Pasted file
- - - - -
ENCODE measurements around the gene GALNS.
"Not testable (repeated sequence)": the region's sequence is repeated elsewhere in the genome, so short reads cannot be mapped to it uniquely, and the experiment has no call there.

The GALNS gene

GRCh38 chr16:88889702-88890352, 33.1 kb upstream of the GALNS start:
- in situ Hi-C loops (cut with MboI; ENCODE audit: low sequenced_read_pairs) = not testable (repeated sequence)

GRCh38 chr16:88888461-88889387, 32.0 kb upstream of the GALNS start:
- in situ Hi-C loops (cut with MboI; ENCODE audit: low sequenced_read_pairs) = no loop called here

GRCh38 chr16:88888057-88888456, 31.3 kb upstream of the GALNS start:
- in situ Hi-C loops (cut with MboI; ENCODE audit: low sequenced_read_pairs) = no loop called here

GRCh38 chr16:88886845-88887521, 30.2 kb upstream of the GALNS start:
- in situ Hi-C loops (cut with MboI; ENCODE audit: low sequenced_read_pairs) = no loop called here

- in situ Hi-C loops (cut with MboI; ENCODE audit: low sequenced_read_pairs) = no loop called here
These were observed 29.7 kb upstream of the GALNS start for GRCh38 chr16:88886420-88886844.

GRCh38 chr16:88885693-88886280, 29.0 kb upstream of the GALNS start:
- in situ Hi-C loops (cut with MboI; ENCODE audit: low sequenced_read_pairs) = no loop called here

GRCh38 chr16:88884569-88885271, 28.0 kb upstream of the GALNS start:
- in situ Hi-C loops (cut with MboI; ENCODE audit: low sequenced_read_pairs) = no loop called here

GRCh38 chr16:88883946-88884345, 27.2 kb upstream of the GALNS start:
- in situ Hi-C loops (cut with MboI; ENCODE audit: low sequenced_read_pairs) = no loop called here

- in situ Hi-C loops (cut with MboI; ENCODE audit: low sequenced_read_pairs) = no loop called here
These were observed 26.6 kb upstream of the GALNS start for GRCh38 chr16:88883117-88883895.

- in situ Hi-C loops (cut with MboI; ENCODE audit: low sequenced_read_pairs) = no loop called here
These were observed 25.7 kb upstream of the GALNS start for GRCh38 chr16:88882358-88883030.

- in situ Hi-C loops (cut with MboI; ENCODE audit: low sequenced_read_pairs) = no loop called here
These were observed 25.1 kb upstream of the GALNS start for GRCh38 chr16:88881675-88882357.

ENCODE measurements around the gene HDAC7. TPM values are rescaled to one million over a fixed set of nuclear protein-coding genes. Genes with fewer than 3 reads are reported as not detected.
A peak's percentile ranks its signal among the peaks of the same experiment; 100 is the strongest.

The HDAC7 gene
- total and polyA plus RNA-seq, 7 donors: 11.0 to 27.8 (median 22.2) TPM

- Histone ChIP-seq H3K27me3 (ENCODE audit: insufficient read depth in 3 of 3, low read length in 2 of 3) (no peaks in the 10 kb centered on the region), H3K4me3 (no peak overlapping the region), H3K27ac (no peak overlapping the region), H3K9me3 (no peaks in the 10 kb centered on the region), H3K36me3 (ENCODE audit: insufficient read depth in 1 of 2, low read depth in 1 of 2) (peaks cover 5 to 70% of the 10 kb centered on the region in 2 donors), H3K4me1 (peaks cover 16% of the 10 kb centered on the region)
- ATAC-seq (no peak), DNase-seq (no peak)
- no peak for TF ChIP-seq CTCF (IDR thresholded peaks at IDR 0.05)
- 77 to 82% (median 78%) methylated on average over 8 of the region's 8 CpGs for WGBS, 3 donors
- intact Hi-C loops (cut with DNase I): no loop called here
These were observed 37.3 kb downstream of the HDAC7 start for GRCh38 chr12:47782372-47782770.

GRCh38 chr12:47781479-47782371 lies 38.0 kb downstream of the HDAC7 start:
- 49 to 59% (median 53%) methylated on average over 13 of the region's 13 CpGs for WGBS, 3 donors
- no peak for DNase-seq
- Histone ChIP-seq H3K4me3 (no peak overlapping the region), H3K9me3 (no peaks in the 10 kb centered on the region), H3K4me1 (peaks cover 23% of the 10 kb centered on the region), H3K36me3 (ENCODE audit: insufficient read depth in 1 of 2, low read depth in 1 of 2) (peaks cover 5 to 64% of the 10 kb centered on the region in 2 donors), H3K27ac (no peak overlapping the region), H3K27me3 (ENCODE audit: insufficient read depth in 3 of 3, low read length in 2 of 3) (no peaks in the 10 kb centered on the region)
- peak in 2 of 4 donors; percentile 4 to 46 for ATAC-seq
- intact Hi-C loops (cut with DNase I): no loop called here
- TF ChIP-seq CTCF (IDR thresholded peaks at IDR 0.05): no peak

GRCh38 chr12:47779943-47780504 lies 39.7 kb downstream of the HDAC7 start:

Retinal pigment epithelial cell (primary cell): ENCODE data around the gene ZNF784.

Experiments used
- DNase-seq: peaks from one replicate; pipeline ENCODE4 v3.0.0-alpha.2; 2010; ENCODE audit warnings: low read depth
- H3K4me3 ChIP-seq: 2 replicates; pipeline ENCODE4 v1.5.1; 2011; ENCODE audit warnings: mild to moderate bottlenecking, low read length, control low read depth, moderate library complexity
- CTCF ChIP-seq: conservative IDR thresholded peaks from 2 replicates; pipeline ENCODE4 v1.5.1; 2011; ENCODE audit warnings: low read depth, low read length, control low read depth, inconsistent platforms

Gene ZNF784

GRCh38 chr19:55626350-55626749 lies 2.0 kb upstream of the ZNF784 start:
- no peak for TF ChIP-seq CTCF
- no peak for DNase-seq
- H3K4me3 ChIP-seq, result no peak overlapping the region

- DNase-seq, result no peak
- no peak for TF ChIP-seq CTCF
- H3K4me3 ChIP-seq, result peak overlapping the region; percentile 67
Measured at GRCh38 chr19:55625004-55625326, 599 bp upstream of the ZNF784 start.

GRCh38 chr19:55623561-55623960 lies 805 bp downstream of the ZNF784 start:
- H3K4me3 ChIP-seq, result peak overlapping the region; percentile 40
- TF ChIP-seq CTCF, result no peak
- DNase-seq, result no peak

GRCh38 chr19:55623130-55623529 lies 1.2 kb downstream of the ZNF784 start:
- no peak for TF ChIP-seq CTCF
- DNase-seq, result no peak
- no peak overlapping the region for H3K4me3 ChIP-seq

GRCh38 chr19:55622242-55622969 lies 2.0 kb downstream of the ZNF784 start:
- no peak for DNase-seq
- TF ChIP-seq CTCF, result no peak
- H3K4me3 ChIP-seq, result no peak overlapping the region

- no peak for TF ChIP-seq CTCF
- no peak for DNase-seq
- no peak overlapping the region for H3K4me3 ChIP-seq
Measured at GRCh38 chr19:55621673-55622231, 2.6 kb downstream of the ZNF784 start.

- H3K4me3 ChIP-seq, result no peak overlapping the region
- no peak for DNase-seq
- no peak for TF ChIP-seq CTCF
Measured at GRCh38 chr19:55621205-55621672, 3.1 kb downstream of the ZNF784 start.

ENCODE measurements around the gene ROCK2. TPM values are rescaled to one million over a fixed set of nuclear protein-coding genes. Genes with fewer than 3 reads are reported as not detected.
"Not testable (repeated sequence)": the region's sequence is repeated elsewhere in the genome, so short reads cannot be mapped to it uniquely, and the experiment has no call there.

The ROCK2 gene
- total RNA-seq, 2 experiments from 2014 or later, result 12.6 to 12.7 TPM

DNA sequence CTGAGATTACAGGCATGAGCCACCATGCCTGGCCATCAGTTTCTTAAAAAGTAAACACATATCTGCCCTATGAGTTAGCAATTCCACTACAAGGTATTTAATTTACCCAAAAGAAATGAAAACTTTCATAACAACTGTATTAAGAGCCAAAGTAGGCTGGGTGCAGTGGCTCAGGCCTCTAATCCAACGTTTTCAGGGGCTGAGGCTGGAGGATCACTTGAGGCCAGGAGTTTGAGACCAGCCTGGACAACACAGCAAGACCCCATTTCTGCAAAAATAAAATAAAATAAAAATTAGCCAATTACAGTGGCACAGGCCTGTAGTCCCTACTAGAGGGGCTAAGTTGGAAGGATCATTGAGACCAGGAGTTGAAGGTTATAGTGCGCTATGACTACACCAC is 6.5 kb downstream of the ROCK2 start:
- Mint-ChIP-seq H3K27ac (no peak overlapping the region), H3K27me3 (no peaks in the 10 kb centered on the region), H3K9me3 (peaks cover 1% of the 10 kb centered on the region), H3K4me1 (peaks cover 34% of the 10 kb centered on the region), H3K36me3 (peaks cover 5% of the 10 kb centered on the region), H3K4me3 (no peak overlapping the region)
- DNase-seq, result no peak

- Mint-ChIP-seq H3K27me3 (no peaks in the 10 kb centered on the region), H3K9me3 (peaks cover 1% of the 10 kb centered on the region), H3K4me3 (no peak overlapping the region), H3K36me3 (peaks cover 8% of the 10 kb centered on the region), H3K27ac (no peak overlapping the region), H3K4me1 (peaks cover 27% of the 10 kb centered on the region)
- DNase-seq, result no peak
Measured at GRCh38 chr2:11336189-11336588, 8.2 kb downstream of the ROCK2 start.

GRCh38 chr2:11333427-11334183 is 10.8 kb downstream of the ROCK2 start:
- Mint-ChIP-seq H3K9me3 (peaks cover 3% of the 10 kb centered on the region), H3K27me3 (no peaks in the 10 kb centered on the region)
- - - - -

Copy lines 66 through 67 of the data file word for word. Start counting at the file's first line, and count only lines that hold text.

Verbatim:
GRCh38 chr19:55622242-55622969 lies 2.0 kb downstream of the ZNF784 start:
- no peak for DNase-seq